The White House on Tuesday delivered to Congress a proposed budget for 2018 that would make deep cuts in programs for the poor as well as diplomacy and foreign aid, while boosting defense spending and border security.
The plan claims it would help balance the budget within 10 years — in large part by rolling back benefits that have helped tens of millions of lower-income Americans, including those who helped send Donald Trump to the White House.
The plan, a reported $4.1 trillion for 2018, is certain to undergo major changes on Capitol Hill, where lawmakers rarely approve a president’s budget wish list in its original form.
Overall, government spending would be cut by $3.6 trillion over 10 years — with anti-poverty programs like Medicaid — which provides health insurance to low-income families — and food stamps bearing the brunt of the cutbacks.
It does propose a six-week family leave program for new parents, costing about $20 billion over 10 years — a project championed by Trump’s daughter and key aide Ivanka.
“You have to have compassion for folks receiving federal funds, but you also need compassion for folks paying it,” White House Budget Director Mick Mulvaney said at a White House briefing with reporters.
The State Department and the Environmental Protection Agency would each see their budgets cut by about a third, while defense spending would increase by more than $50 billion, or 10 percent above 2017 levels.
The proposal also adds $2.6 billion for border security and immigration enforcement — including $1.6 billion for building a wall on the US-Mexican border, one of Trump’s controversial campaign promises.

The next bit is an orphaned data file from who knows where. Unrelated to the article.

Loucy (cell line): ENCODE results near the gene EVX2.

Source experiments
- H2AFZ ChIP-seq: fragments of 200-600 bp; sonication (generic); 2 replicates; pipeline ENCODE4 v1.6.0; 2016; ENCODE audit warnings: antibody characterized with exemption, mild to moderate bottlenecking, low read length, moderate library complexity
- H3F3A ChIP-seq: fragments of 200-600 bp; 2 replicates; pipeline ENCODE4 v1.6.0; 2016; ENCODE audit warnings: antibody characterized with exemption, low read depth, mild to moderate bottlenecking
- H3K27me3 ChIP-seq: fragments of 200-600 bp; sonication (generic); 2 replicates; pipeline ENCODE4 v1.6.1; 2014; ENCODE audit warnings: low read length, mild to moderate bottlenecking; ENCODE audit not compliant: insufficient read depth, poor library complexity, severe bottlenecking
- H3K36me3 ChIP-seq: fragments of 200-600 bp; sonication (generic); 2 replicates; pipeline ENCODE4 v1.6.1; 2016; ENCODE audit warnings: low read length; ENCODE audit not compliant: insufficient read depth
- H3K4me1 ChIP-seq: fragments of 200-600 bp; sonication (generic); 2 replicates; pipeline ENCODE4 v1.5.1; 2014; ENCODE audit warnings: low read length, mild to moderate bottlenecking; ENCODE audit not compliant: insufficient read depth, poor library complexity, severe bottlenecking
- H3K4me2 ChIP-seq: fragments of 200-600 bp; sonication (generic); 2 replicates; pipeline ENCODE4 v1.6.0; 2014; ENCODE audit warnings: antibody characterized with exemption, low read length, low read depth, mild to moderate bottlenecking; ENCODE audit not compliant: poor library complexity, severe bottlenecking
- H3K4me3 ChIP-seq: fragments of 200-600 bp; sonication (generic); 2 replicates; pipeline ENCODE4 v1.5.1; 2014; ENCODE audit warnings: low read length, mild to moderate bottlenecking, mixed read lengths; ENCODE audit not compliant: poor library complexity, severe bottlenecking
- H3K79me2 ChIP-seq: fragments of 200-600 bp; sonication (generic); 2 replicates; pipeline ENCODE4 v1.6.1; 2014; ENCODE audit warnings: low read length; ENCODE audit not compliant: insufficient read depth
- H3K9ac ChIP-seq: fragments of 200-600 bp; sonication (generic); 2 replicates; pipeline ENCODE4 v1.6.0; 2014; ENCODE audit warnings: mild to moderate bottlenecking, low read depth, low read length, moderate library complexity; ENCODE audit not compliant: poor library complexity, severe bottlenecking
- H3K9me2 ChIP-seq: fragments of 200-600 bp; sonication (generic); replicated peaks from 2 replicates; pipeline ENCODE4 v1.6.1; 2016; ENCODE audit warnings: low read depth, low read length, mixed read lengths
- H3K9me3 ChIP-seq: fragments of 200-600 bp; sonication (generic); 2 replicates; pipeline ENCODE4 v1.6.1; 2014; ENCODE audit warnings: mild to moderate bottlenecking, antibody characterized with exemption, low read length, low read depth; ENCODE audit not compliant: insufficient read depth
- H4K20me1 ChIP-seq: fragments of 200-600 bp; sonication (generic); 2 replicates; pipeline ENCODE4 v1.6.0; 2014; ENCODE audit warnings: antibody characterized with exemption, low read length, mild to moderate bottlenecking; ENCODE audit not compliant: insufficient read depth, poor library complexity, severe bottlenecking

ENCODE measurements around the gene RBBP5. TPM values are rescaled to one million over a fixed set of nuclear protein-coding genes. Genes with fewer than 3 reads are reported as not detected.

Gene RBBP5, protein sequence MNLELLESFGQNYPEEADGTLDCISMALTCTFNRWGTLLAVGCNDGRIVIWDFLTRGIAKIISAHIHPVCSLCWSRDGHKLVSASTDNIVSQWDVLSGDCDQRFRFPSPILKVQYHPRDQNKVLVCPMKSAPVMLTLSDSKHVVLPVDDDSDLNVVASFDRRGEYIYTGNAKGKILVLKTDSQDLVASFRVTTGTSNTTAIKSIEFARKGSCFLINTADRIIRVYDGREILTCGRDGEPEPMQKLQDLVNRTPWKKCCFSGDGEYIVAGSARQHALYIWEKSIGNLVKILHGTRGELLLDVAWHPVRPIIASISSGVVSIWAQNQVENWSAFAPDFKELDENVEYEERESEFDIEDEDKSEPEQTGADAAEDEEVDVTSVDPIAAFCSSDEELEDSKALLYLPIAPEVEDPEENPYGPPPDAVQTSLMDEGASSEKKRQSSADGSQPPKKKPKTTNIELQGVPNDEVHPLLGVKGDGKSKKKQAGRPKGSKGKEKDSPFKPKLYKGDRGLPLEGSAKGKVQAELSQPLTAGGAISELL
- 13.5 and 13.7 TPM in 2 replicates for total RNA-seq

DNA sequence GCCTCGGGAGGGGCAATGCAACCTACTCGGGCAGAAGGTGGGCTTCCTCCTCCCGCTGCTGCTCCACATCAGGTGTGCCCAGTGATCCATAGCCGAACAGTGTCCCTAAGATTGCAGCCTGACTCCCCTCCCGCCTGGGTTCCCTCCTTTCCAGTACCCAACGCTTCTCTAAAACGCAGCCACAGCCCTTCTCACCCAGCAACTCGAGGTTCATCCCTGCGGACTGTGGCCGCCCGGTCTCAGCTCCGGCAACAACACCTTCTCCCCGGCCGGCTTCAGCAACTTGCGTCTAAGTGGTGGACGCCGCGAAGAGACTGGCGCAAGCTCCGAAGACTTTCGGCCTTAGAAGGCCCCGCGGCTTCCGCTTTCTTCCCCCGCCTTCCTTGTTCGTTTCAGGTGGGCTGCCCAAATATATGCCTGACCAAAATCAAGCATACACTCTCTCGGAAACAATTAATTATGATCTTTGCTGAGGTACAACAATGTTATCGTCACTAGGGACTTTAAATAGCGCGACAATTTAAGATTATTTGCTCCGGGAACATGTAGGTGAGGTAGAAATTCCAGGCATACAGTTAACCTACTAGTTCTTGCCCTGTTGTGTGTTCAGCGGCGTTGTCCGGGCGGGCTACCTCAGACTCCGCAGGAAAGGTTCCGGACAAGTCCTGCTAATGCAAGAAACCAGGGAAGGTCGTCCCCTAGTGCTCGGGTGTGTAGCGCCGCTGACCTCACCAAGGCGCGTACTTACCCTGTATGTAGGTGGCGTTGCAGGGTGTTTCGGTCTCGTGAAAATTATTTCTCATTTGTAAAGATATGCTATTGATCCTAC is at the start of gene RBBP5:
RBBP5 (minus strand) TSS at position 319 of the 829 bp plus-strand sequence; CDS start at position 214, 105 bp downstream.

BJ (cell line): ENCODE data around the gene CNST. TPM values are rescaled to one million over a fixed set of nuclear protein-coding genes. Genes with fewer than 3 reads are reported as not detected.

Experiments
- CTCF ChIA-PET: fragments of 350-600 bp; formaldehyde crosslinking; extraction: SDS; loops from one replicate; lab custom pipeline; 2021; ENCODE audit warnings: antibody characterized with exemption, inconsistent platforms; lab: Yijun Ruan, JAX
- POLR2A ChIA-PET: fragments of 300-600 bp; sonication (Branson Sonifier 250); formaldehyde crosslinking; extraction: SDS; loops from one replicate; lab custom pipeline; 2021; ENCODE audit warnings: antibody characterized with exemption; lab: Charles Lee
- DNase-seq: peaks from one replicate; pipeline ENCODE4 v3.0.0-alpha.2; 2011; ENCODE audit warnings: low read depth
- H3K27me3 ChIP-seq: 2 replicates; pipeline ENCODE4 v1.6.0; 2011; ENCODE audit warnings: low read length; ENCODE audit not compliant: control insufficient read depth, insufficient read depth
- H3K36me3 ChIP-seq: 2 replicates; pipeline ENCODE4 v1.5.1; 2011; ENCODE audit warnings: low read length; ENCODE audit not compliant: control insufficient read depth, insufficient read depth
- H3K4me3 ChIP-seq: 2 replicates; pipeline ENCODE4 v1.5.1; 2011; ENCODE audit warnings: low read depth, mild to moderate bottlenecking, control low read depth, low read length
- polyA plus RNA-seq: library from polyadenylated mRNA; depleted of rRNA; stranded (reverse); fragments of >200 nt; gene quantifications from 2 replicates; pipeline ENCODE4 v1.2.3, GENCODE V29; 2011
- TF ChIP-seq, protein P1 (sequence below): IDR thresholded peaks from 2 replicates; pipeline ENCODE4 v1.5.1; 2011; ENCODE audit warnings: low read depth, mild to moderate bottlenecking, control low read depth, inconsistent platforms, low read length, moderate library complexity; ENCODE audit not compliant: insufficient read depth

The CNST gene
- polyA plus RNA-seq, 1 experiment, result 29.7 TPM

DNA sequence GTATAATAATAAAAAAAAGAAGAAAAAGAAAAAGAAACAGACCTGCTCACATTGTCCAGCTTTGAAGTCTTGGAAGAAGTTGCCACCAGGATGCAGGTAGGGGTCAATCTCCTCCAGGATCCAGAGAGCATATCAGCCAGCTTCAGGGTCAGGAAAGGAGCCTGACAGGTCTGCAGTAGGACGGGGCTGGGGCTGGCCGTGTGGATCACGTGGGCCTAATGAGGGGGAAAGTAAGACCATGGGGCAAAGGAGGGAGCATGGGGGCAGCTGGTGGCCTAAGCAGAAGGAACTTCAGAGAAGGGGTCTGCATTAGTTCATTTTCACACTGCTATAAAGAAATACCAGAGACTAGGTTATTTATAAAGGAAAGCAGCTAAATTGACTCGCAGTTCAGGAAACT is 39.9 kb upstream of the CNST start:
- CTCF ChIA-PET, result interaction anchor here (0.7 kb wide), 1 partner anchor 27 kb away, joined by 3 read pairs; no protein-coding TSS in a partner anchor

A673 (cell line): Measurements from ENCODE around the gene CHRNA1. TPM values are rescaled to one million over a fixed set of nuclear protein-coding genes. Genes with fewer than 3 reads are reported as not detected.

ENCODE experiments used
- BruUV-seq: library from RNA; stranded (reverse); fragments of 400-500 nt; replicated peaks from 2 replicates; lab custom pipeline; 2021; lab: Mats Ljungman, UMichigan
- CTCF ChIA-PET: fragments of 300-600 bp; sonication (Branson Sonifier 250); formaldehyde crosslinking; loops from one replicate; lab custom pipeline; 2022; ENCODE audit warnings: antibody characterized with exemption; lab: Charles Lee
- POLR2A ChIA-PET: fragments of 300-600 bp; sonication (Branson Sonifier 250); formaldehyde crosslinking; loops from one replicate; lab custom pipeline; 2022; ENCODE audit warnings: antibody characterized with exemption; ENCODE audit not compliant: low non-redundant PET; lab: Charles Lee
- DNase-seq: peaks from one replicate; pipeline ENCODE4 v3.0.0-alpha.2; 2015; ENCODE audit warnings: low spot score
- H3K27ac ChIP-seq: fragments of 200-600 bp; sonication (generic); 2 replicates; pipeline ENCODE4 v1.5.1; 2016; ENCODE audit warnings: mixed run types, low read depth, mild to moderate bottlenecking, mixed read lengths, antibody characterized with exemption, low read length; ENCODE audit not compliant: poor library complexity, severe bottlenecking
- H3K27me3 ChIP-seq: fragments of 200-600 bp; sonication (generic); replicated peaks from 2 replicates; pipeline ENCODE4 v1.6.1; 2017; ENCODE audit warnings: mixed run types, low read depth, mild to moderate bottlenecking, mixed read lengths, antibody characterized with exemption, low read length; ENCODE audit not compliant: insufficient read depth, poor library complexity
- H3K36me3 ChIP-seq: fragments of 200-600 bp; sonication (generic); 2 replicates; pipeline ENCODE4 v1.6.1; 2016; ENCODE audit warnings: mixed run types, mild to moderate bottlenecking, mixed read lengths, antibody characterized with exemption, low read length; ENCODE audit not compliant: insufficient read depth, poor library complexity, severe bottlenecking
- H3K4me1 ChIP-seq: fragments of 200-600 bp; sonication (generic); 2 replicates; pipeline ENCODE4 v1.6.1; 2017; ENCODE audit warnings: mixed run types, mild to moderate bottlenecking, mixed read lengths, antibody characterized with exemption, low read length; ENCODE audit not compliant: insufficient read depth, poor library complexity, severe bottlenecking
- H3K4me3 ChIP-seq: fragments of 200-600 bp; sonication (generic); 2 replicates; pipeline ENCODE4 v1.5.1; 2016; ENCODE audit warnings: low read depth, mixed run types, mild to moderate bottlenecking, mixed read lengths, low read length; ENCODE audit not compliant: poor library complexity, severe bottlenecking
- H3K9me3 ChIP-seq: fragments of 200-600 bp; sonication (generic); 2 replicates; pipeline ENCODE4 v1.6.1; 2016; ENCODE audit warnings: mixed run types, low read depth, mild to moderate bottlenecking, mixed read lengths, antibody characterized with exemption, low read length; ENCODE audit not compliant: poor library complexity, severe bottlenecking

Mulvaney stressed that Trump’s budget request reflected an effort to “bring some fiscal discipline” to US spending, and stressed that the 2018 budget was a pro-taxpayer affair.
– ‘Plenty of money’ for those in need –
Mulvaney repeatedly defended the budget against charges it drastically cuts funding for important safety net programs like Medicaid.
Trump’s budget counts on the passage of the Republican health care reform bill, which in its repeal of Obamacare would slash federal support for Medicaid by $800 billion over a decade.
“We’re not kicking anybody off of any program who really needs it,” Mulvaney insisted.
“We have plenty of money in this country to take care of the people who need help, and we will do that. We don’t have enough money to take care of everybody who doesn’t need help.”
– ‘Simply ludicrous’ –
The Congressional Budget Office has estimated that the Medicaid cuts would end such benefits for 10 million people, and some Republicans have expressed unease about such changes.
The budget would give states flexibility to impose work requirements for those in certain anti-poverty programs. For example, states would be entitled to toughen Medicaid rules on able-bodied Americans who do not have children.
Trump’s budget relies on an optimistic projection of 3.0 percent economic growth over the coming years, and assumes that the Trump tax overhaul, still in its infancy, will be deficit-neutral, Mulvaney said.
That assumption was savaged by Democrats as well as some economic experts.
“The entire Trump budget is based on unrealistic growth estimates that have already been rejected by many leading economists,” warned Senate Democrat Mark Warner.
Larry Summers, a former treasury secretary and a key economic advisor under Barack Obama, blasted it as “simply ludicrous.”
“The Trump administration has not yet made a significant economic pronouncement that meets a minimal standard of competence and honesty,” he said in a Washington Post column.
The budget leaves Social Security retirement benefits and Medicare untouched, fulfilling a long-held campaign pledge. But it appears to violate his promise not to cut Medicaid.